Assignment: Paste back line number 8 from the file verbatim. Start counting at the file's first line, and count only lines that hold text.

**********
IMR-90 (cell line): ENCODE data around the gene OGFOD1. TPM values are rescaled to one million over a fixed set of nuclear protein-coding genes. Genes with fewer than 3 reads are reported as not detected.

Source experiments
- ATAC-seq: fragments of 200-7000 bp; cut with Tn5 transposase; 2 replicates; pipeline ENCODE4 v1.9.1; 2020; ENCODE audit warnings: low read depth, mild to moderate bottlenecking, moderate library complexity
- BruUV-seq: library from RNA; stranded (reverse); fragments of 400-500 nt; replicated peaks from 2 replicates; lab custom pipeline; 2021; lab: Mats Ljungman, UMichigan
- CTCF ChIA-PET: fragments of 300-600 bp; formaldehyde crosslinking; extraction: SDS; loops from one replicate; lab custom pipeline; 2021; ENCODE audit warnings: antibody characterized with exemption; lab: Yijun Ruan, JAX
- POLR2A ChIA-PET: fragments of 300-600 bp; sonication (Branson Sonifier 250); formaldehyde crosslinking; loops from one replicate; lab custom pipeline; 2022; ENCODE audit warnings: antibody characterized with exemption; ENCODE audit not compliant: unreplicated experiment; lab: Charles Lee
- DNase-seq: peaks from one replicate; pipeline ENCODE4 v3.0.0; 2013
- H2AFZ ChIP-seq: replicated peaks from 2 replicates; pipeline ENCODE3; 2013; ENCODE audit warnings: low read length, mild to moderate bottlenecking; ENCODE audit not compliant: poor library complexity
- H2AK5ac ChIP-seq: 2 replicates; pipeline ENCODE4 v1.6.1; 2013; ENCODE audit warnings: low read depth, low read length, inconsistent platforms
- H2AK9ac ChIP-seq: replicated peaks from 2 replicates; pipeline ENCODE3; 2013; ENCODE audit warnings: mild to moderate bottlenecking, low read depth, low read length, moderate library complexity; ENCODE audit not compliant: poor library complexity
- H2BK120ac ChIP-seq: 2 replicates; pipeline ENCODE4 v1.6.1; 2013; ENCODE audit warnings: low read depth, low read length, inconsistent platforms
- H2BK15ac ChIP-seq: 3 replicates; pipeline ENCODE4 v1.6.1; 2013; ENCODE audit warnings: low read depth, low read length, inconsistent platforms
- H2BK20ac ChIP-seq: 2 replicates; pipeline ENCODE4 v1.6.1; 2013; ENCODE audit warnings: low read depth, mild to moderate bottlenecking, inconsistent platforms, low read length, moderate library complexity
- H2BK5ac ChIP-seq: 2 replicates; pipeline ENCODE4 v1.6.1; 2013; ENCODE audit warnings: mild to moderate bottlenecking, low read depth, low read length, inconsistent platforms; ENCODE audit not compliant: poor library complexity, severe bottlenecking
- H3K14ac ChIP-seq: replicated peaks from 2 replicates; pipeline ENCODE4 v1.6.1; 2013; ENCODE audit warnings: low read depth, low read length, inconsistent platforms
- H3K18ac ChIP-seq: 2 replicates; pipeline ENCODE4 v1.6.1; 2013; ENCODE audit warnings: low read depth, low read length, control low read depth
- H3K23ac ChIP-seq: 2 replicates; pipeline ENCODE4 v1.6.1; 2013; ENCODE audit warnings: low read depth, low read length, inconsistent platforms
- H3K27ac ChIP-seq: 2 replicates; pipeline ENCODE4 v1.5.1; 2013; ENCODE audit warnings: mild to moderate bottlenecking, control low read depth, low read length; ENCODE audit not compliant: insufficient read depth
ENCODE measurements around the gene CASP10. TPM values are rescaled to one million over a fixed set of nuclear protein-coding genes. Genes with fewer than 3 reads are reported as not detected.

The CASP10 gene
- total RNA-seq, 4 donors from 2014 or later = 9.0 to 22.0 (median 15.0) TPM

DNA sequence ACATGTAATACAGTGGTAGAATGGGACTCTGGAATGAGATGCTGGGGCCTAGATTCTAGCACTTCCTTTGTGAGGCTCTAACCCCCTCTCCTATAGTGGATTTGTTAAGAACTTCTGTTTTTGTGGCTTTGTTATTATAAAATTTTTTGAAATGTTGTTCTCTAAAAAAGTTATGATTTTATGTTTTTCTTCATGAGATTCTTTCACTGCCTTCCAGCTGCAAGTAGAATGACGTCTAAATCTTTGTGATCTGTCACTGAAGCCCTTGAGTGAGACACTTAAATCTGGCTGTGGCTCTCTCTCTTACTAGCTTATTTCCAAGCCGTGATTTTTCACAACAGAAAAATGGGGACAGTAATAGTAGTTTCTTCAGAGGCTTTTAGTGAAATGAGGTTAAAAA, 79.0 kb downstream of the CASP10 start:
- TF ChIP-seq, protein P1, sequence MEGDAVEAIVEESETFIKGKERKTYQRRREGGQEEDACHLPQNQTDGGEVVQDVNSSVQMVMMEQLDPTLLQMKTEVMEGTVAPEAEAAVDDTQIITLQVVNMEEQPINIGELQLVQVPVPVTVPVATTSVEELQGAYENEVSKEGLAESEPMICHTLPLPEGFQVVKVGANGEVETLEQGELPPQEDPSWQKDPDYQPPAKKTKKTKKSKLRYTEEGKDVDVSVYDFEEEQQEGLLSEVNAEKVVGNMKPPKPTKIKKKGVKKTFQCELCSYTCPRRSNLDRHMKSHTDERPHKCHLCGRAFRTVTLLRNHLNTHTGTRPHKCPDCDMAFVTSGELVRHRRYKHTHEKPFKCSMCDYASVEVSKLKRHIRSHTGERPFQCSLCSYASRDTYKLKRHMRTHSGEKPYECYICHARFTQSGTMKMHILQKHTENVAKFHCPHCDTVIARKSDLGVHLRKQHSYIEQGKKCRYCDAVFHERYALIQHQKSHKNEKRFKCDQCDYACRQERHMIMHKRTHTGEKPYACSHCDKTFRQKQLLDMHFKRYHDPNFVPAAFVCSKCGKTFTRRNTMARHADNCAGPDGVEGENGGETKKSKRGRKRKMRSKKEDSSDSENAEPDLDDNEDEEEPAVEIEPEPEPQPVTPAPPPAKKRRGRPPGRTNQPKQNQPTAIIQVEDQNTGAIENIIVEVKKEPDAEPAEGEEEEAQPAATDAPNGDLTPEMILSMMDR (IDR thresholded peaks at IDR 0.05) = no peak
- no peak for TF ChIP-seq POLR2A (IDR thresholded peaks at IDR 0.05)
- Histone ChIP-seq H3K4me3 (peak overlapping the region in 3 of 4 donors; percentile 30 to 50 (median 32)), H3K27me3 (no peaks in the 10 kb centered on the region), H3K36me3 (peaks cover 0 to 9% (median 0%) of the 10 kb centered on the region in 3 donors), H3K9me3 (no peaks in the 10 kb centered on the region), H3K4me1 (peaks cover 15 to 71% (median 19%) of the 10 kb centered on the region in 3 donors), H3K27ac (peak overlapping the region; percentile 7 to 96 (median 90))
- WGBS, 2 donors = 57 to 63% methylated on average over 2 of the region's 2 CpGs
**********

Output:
- H2AFZ ChIP-seq: replicated peaks from 2 replicates; pipeline ENCODE3; 2013; ENCODE audit warnings: low read length, mild to moderate bottlenecking; ENCODE audit not compliant: poor library complexity